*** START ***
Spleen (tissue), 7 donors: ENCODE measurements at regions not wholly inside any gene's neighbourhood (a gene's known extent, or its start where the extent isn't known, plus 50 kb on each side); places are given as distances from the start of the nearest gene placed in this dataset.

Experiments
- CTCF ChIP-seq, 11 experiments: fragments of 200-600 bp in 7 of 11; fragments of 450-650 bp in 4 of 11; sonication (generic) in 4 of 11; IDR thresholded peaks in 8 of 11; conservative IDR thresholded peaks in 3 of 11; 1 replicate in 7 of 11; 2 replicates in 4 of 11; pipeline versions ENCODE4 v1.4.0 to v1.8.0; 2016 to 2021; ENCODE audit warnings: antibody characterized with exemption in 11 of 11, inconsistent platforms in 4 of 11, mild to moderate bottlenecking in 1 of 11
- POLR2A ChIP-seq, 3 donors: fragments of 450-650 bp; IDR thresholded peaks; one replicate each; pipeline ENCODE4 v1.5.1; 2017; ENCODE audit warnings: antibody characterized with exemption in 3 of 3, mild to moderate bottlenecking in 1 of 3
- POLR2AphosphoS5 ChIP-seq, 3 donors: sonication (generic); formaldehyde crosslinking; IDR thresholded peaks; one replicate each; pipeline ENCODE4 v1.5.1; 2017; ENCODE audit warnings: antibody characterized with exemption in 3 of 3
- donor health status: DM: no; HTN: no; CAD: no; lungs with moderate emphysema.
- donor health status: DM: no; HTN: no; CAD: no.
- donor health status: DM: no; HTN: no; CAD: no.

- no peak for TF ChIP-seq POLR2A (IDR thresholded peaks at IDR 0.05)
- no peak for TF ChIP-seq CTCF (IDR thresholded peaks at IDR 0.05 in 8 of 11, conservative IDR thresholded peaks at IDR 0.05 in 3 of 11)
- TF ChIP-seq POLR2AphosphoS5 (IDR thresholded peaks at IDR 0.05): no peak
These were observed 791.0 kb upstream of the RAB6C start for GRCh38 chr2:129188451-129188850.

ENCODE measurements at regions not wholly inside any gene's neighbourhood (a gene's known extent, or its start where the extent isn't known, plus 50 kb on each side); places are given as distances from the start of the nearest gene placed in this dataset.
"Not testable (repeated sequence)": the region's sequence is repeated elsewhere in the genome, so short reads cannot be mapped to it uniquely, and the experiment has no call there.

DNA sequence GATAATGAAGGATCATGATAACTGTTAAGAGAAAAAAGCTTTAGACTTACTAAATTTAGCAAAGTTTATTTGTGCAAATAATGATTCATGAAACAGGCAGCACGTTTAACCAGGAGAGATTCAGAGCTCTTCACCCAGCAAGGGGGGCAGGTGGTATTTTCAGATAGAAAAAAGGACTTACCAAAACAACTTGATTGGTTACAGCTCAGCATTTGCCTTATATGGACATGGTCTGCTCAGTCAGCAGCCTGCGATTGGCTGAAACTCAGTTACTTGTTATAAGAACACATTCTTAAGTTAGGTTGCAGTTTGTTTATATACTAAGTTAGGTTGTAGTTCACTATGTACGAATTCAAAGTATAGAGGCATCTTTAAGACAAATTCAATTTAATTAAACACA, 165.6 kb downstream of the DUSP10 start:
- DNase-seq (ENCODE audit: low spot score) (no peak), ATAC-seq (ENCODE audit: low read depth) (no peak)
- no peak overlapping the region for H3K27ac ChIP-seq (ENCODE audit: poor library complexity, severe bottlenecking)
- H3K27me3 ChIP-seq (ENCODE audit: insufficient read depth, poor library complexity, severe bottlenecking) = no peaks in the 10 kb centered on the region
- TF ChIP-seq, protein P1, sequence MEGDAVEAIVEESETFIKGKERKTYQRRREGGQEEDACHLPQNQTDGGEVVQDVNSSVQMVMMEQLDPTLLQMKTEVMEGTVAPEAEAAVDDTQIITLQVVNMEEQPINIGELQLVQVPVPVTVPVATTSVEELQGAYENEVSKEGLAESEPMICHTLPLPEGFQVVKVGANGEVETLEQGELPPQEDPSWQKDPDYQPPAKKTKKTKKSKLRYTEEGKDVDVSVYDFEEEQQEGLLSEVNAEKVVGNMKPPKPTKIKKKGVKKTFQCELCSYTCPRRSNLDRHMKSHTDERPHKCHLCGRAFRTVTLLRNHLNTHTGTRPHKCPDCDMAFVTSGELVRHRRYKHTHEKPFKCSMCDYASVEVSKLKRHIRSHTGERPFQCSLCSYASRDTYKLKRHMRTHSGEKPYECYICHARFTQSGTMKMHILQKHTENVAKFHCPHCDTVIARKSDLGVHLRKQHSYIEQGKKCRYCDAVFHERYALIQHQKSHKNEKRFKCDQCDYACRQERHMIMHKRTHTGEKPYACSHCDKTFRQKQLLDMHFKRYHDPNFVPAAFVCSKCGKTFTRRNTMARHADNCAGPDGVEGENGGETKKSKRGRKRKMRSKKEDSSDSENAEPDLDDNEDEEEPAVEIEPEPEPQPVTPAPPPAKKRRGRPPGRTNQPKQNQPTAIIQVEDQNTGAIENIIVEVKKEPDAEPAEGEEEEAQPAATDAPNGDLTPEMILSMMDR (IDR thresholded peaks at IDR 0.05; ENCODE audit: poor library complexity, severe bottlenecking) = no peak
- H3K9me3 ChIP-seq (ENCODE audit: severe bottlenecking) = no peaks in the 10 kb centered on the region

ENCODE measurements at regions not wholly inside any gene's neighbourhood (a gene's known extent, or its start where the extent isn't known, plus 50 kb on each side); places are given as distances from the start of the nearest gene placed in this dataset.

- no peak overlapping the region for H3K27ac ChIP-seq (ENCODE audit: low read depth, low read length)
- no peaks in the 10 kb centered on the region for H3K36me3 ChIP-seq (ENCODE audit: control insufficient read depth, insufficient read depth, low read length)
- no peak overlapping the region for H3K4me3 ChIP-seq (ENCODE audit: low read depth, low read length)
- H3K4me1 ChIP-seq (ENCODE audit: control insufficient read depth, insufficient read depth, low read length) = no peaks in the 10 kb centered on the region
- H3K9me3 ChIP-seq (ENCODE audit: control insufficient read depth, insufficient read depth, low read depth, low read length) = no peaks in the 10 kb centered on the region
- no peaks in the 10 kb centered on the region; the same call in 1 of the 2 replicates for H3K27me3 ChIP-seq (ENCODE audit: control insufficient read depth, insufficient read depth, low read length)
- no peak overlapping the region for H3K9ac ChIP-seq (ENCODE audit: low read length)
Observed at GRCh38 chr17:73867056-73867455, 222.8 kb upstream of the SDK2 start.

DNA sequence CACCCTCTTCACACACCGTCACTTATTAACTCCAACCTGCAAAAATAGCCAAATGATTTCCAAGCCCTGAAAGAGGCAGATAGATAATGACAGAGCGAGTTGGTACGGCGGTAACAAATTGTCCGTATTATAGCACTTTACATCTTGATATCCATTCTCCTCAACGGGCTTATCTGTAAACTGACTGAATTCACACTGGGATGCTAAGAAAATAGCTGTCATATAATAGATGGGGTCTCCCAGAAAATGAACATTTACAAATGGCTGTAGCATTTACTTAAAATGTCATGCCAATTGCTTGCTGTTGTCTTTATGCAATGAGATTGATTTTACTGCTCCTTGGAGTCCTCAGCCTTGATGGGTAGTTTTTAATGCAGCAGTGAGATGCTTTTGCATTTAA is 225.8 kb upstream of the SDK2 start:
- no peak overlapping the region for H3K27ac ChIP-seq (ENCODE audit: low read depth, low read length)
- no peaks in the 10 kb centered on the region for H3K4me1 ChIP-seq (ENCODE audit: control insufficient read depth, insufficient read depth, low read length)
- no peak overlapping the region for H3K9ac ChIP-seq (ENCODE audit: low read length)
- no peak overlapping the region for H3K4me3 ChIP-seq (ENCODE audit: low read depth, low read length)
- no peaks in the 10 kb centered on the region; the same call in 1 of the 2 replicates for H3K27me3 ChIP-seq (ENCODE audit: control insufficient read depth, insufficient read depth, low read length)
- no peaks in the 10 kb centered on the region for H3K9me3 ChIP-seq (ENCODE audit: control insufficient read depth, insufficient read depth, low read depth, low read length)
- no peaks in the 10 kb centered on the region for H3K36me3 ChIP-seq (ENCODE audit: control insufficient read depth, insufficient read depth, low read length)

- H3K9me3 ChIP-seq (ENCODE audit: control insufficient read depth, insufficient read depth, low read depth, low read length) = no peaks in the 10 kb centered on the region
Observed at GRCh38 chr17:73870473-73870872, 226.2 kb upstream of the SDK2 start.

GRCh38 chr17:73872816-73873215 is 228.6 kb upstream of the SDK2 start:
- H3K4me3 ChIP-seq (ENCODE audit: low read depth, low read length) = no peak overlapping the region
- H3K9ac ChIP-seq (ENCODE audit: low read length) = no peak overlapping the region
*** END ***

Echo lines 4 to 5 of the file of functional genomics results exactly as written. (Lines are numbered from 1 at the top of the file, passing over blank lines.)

- POLR2A ChIP-seq, 3 donors: fragments of 450-650 bp; IDR thresholded peaks; one replicate each; pipeline ENCODE4 v1.5.1; 2017; ENCODE audit warnings: antibody characterized with exemption in 3 of 3, mild to moderate bottlenecking in 1 of 3
- POLR2AphosphoS5 ChIP-seq, 3 donors: sonication (generic); formaldehyde crosslinking; IDR thresholded peaks; one replicate each; pipeline ENCODE4 v1.5.1; 2017; ENCODE audit warnings: antibody characterized with exemption in 3 of 3